Five Successful Rebrands and Why They Worked

The following is a guest post from Gretchen Murphy, a public relations professional interested in the intersection of technology and life sciences. Gretchen is a 2011 graduate of the S.I. Newhouse School of Public Communications at Syracuse University's PR master's program and can be found on Twitter at @gretchenclare.

Whether it’s a simple logo redesign or a full-scale messaging campaign, consumers can be resistant to change. As evidenced by the Gap’s logo redesign, which lasted just one week, or Dr. Pepper’s “It’s Not for Women” campaign, changes that don’t meet consumer expectations may result in backlash. However, when done well, rebranding can drive sales and customer loyalty. Take a look at how these five companies successfully revitalized their brands, using a combination of emotional and visual techniques that meet evolving consumer demand.


Founded in Bentonville, Arkansas, in 1962, Walmart is a leading global retailer known for its assortment of low-cost merchandise. Walmart’s tagline since the 1980s—“Always low prices. Always.”—reinforced its reputation for selling affordable products. Seeking to attract a wider audience without alienating its loyal customer base, Walmart underwent a comprehensive rebrand in 2007. Walmart changed its tagline to “Save money. Live better.” while simultaneously launching a new logo, branding guide and store design. The new tagline goes beyond “low prices,” by emphasizing the emotional benefits consumers can gain by shopping at Walmart. The updated visual elements, which use bright colors and simple icons, also underscore the brand’s support for delivering an improved shopping experience.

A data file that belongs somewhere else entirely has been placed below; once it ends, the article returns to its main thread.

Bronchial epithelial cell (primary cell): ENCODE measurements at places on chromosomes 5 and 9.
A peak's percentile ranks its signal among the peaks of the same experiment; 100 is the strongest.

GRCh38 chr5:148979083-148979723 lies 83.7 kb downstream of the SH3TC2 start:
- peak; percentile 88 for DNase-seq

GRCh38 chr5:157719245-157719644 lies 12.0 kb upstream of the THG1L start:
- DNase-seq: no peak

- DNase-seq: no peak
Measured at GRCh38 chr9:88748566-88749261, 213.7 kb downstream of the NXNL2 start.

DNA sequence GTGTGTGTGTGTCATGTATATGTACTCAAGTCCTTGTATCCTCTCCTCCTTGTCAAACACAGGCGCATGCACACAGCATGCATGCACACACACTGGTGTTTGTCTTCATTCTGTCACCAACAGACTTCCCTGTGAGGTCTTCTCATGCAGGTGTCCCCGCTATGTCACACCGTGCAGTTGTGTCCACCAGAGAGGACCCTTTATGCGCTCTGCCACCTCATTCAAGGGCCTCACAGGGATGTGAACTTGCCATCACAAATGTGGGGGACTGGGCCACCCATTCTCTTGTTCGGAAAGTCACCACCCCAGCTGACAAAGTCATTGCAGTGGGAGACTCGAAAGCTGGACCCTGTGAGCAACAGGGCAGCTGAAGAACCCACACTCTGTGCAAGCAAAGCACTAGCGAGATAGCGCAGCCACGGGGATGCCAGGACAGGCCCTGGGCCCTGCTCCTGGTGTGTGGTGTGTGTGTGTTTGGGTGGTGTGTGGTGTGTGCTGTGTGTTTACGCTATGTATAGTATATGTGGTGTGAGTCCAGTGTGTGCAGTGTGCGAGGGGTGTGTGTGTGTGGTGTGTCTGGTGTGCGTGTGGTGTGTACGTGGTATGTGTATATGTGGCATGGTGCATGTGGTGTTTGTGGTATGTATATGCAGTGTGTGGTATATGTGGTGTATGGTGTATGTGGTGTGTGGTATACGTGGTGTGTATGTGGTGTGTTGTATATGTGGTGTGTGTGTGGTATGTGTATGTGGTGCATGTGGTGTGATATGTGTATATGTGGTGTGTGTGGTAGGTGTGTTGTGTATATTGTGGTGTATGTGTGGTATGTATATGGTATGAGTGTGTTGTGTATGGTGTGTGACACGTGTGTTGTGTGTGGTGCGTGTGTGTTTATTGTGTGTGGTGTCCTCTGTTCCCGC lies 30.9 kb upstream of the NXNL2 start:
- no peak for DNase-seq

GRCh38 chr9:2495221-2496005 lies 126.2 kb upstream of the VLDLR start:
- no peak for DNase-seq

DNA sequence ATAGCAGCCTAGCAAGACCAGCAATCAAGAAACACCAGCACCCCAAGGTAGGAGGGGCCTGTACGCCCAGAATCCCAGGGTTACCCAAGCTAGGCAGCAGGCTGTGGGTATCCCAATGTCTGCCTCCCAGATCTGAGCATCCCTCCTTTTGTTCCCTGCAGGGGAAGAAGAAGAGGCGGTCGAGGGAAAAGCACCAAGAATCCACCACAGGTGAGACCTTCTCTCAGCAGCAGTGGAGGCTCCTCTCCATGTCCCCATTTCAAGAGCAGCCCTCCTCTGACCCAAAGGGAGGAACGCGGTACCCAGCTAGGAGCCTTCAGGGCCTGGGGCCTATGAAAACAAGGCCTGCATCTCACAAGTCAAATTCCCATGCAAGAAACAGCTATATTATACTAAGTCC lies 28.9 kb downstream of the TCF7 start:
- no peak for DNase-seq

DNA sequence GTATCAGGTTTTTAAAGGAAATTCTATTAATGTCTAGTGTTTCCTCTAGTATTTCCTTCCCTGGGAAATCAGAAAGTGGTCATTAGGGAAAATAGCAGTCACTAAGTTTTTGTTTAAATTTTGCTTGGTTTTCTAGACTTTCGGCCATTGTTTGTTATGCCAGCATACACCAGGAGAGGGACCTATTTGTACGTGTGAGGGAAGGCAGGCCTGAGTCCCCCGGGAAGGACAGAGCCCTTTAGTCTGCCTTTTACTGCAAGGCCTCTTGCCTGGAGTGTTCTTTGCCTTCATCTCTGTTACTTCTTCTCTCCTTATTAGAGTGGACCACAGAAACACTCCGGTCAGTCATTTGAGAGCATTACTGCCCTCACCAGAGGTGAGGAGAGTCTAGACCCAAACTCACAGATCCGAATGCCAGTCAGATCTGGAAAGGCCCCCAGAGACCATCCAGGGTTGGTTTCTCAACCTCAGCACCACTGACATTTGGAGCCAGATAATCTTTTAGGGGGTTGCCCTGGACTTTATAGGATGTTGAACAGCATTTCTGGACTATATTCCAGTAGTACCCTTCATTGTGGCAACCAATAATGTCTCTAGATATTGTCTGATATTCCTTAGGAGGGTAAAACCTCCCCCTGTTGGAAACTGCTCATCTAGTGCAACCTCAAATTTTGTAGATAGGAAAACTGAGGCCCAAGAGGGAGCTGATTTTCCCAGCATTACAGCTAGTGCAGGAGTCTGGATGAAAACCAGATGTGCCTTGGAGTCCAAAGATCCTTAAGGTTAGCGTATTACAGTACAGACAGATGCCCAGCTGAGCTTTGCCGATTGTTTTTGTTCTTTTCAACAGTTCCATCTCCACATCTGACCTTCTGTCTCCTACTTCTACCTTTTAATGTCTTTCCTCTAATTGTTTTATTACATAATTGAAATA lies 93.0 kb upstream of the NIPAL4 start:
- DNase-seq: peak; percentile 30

Rebranding tip: Consumer loyalty is about more than price; it’s important to connect with shoppers on an emotional level.


CVS Health

CVS made headlines in March 2014 when it became the first pharmacy to stop selling cigarettes. At that time, tobacco accounted for about $2 billion of the company’s annual sales, but CVS said selling these products conflicted with its mission. CVS used this opportunity to bring its four service brands (Pharmacy, MinuteClinic, Caremark and Specialty) under one umbrella, creating a unified brand dedicated to health and wellness. A blog post on the corporate website noted that the new name, CVS Health, “reflects our broader health care commitment and our expertise in driving the innovations needed to shape the future of health.” In addition, CVS Health’s new heart image serves as a powerful visual element that is well understood across geographies, generations and cultures. Backed by a unified brand and consistent "tobacco-free" messaging, CVS Health positioned itself for future growth and success.

Rebranding tip: Don’t underestimate the power of aligning your visual brand with the company’s core mission.